Kerry Meets Afghan Leaders in Bid to End Deadlock
U.S. Secretary of State John Kerry is meeting Afghan leaders in Kabul to urge the formation of a coalition government and end an electoral deadlock between the war-torn country’s presidential candidates.
Kerry, who arrived early today after a U.S.-China conference in Beijing, was sent by President Barack Obama to seek a way out of the dispute over election results between Ashraf Ghani Ahmadzai, who was the winner in an initial vote count, and Abdullah Abdullah, who said the results were skewed by systematic fraud.
“We are at a very, very critical moment for Afghanistan,” Kerry said today in a breakfast meeting with Jan Kubis, head of the United Nations Assistance Mission in Afghanistan. “The election legitimacy hangs in the balance. The future potential of a transition hangs in the balance, so we have a lot of work to do.”
The top U.S. diplomat is armed with a threat by Obama to cut off aid if “violent or extra-constitutional means” are used in the dispute that threatens to splinter the country along ethnic and geographic lines. The U.S. is waiting for the next president to sign an agreement that will keep American troops in Afghanistan beyond this year.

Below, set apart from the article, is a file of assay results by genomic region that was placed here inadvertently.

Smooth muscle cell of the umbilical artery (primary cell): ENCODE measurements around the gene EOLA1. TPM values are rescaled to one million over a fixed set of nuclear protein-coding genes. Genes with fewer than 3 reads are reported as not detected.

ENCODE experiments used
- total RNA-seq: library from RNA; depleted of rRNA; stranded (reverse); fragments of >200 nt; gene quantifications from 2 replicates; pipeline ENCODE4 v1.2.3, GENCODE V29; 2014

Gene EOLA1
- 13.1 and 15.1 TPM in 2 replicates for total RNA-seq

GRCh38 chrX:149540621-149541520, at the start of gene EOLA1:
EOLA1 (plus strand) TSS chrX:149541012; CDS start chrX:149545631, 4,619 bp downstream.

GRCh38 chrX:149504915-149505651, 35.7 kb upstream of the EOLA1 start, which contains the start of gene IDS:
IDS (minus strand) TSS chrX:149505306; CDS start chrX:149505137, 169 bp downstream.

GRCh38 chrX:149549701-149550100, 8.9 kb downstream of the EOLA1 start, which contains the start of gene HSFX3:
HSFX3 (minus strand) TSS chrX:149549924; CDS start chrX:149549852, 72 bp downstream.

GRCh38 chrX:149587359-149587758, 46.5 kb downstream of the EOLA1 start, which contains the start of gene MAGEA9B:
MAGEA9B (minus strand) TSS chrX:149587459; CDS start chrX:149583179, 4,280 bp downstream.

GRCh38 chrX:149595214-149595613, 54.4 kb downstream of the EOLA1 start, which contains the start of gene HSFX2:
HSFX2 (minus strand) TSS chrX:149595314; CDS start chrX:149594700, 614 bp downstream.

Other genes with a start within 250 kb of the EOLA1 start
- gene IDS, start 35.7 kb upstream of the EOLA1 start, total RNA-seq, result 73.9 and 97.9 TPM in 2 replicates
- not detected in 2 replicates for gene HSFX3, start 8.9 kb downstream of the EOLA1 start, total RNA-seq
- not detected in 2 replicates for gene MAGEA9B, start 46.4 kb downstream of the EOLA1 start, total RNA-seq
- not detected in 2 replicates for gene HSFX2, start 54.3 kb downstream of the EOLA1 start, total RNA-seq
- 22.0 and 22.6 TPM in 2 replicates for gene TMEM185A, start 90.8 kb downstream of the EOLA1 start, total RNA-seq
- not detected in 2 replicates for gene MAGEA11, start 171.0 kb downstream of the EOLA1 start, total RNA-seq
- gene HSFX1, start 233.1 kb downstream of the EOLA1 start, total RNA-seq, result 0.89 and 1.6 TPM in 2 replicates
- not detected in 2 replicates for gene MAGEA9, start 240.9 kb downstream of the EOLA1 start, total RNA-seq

Both candidates agreed to a proposal from the UN’s Kubis to audit 8,000 polling stations, Afghan President Hamid Karzai said in a statement last night. That’s equivalent to 3.5 million votes, or 43 percent of the total, he said.
At stake in Kerry’s detour to Kabul is stability as the U.S. prepares to end its combat role in Afghanistan by year-end. Both Ghani and Abdullah have said they would sign the agreement allowing a continuing U.S. military presence in the country after this year.
Kerry met with Karzai, who refused to sign the deal, at the presidential palace today before his appointments with Ghani and Abdullah. Under pressure from supporters, Abdullah declared himself the election winner, rejecting an initial count that showed Ghani ahead by more than 10 percentage points.
“We obviously have high hopes that the questions about the election will be resolved quickly, can be resolved, and that a way forward can take place,” Kerry told Ghani at the start of their meeting today. He thanked Ghani for avoiding a declaration of victory.
“Our commitment is to ensure the election process enjoys the integrity and the legitimacy of Afghanistan and the world,” Ghani said. “Therefore we believe in the most intensive and extensive audit possible to restore faith.”
Kerry met Abdullah several hours after his meeting with Ghani, and told him that “no one should be stating a victory at this point in time” because the results are “neither authoritative nor final.”
Abdullah responded with thanks for American sacrifices and assistance, likening Kerry’s visit to how the U.S. “helped us right” 13 years ago by ousting the Taliban.
“The joint achievement and the future of our achievement depend on the success of the democratic process,” Abdullah said, turning to look directly into Kerry’s eyes. “It’s not the number of troops, it’s not the money -- nothing.”
Ambassador James Dobbins, the U.S. special representative for Afghanistan and Pakistan, said July 9 that the U.S. role in mediating the disputed election is limited to ensuring that both candidates follow the rules and not to decide who wins.